* This text is part of a paper presented at Architecture, Education and Society: International Seminar Arquitectonics Network, Barcelona, 24/05/2012. Published in ARQUITECTONICS: Arquitectura y Educación. pp- 101-109, ISBN 978-84-7653-988-0
Department of Graphic Expression, Theory and History, and Projects / Department of Building and Urbanism
University of Alicante
Future Environments / Future Generations is a collective experience in which two generations of students (primary school and university) come together to reflect on the cities of the future. Starting from the schoolchildren’s drawings, and from the fact that cities should be part of the solution to the problem of unsustainability, the two generations jointly produce future scenarios using a common tool. In the first edition, it was video games; in the second, the pop-ups.
Keywords: ecology, social, cultural, environmental, education, training, architecture, awareness, video games, interaction, pop-up, game
We propose a collaborative and participatory pilot experience in which the creative ingenuity of children and the transforming energy of young architecture students find in three video games (LittleBigPlanet, SimCity4 and Garry’s Mod) in the first edition, and in the construction of POP-UPs, in the second, the common workplace in which to represent future environments. The experience begins and ends with playing.
The workshop does not seek at any time to generate credible results charged with urban criticism, but rather to build processes, relationships between things. In other words, it is about establishing the teaching framework in which children and architecture students acquire a “relational knowledge” (Marina 2000).
Following Hannan Arendt’s ideology (1958), “first action and then reflection”, we seek to generate a relevant experience for the learning of children and youngsters. They will be the ones to draw conclusions in the distant or near future, perhaps unconsciously, thus completing their training process.
From the first moment it is designed as a relaxed experience, without that layer of commitment and criticism, of wanting to change the city, of stating this is right or wrong. We do not want to run a workshop on the city again in which the results negatively rebound in the assessment of what surrounds us. Therefore, the first thing is to eliminate the word city and replace it with environment. In other words, we want to replace the predetermined (by prejudices) concept of the city with the indeterminate concept of the environment. It is the children, through their creativity, who will determine it.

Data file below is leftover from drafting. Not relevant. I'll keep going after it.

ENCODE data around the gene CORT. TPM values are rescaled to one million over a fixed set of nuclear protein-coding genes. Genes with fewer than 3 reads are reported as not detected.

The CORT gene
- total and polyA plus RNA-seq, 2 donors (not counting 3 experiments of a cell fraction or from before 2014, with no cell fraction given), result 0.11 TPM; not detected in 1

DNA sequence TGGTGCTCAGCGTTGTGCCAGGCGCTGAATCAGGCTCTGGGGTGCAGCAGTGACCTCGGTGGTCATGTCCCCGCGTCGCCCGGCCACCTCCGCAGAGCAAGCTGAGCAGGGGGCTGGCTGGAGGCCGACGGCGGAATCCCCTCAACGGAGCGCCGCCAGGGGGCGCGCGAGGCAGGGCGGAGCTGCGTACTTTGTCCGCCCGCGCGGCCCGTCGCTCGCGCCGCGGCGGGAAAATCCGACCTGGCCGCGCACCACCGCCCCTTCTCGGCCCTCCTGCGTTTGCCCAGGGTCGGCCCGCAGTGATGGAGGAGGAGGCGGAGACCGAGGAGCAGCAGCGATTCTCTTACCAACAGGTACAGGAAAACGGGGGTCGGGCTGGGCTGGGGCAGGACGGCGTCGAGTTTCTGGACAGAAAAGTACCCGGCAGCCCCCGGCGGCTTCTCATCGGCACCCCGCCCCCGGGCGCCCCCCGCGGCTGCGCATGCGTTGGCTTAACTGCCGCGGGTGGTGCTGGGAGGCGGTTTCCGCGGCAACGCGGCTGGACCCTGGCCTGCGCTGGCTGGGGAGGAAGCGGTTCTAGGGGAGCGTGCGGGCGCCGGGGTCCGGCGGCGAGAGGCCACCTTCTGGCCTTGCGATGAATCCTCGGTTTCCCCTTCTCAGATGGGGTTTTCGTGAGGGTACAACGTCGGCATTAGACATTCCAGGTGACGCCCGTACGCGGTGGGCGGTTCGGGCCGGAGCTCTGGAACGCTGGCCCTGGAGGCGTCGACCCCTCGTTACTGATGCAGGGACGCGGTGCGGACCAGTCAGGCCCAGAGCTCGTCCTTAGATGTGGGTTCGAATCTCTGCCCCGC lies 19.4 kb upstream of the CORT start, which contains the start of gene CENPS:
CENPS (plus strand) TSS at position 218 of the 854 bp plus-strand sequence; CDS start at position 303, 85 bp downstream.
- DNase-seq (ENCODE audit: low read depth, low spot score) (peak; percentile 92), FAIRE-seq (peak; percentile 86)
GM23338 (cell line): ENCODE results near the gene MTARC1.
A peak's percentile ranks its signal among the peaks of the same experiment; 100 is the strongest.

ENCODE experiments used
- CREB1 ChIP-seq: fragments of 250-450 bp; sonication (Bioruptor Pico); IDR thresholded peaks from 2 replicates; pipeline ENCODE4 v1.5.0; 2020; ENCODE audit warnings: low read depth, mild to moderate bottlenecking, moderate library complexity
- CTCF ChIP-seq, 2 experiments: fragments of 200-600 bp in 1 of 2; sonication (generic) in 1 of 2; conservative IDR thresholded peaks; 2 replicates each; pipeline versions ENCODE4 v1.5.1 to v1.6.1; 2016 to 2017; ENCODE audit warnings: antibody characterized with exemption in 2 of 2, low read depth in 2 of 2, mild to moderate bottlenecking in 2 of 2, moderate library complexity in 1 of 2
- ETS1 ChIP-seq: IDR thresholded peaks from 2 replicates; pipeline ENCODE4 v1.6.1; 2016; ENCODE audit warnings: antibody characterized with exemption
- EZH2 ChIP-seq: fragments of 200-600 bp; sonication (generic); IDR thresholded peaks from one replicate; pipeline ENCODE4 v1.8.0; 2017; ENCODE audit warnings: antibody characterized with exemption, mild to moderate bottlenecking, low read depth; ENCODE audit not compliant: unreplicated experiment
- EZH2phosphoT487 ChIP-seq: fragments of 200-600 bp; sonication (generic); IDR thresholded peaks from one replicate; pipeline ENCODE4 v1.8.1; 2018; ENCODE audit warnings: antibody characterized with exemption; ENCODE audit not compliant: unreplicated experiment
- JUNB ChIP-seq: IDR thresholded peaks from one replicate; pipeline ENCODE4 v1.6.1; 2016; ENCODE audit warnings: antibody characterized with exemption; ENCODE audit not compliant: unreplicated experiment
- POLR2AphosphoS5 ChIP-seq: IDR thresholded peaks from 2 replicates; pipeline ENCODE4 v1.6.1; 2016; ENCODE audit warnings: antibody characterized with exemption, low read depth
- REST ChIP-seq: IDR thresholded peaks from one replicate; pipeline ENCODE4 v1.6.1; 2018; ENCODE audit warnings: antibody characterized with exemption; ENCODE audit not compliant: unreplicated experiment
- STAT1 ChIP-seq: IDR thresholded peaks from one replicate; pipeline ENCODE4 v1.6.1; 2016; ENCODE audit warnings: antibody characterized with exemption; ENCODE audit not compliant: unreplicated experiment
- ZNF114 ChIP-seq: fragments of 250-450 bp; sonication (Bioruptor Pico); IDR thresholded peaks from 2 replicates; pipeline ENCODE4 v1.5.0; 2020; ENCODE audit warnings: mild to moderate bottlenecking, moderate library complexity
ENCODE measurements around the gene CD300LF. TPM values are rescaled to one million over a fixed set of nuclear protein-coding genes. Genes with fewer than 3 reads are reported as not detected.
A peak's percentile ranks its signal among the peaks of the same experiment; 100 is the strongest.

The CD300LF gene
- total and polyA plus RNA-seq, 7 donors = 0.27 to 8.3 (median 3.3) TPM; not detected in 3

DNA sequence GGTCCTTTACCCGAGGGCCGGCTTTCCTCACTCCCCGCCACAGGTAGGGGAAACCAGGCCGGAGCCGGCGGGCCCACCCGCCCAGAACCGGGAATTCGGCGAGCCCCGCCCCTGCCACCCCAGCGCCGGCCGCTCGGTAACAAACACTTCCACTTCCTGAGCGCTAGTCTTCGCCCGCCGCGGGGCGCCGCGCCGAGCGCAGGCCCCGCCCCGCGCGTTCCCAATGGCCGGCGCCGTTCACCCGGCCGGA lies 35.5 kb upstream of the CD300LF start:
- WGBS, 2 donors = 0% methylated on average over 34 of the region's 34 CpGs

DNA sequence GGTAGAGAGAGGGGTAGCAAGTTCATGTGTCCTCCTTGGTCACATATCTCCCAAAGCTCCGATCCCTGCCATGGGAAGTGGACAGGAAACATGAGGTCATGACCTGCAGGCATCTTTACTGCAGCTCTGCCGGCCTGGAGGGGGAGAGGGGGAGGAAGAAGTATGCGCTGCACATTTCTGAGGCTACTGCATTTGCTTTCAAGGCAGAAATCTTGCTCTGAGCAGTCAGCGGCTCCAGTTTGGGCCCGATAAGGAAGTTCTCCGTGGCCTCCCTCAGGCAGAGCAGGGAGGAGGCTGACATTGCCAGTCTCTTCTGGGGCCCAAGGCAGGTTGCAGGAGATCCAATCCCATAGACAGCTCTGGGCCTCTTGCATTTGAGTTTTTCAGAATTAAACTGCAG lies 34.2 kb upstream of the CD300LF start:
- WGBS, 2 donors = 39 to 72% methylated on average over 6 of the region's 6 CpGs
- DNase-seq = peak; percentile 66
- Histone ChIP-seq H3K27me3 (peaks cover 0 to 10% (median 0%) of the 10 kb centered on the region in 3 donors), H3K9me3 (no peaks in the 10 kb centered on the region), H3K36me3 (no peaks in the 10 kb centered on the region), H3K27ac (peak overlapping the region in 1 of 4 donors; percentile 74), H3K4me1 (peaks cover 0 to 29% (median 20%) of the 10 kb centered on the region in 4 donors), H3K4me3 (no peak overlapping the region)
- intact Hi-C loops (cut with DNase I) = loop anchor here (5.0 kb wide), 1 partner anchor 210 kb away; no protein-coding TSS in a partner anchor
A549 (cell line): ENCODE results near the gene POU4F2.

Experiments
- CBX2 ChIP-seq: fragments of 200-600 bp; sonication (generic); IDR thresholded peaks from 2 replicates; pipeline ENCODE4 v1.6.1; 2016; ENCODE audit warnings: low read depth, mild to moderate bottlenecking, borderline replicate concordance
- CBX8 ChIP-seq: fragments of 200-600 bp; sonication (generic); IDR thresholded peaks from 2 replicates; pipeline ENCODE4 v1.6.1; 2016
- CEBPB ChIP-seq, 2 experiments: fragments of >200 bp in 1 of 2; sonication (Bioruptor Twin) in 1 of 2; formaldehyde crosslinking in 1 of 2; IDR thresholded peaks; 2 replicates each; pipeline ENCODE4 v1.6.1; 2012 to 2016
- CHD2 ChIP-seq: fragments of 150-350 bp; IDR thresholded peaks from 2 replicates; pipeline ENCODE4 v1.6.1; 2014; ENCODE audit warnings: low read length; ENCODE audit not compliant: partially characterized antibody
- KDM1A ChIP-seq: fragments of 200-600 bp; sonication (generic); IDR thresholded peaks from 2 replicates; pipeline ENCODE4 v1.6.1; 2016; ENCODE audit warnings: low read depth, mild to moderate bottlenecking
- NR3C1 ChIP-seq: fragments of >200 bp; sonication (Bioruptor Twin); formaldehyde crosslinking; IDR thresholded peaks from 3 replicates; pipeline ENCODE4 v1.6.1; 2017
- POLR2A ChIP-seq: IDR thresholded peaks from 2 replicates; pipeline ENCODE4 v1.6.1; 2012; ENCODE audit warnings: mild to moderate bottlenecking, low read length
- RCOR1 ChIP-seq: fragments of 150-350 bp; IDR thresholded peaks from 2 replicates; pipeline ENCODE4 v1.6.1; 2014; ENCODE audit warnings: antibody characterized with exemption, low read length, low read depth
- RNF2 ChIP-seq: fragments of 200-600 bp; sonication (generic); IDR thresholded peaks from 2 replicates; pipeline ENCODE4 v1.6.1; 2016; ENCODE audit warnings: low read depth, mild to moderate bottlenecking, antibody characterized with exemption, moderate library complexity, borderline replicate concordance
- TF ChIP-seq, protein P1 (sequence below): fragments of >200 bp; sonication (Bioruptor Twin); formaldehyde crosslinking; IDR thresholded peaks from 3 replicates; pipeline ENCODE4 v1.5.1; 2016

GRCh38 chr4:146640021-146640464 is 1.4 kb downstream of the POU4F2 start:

Thus, we believe more in an enthusiastic, positive and carefree attitude, not facing a reality full of prejudices but an unprejudiced one. Who better than children for this?
We accept Cristiano Toraldo di Francia’s theory that “the intellectual no longer guides the user or vice versa, but becomes a user” (cited in Lang and Menking 2003). The child, by actively participating through formats shared with the elders, becomes a user of what he is imagining and projecting, overturning his critical vision, even if he is unaware.
Children, we know, have a great creative capacity because of their ignorance, innocence or overwhelming naivety. “Children take risks, they improvise, they are not afraid to make mistakes; And it is not that making mistakes equals creativity, but it is clear that you cannot innovate if you are not willing to make mistakes; and we adults penalize error, stigmatize it in school and education, and that is how children stay away of their creative abilities ”(Robinson 2001).
As we grow older we are loaded with prejudices, fear and “a priori”. This prevents us from thinking clearly, getting out of the known. That is why children are a breath of fresh air, to make us think not of the existing but of the unknown, of the possible. Perhaps this is the time to move away from the known to discover a new world of possibilities about sustainability, the public realm and the built environment.
A CONTEXT OF OPPORTUNITIES
Taking children out of their classrooms, transporting them to a world they do not know and in which they face new challenges that they will share with another generation, helps them identify a new context of opportunities.
We share the vision of Petra María Pérez when she points out that “there are numerous studies that indicate that children’s creativity decreases with the years of permanence in the educational system, so that curiosity and creative search gives way, over time, to more rigid, convergent and inflexible behaviours.
(…) In school the child is taught to conform to established patterns, to adopt convergent thinking instead of divergent; the teacher is interested in the children answering what is expected about certain contents and that the students do not stray from the established routes ”(Pérez 2007).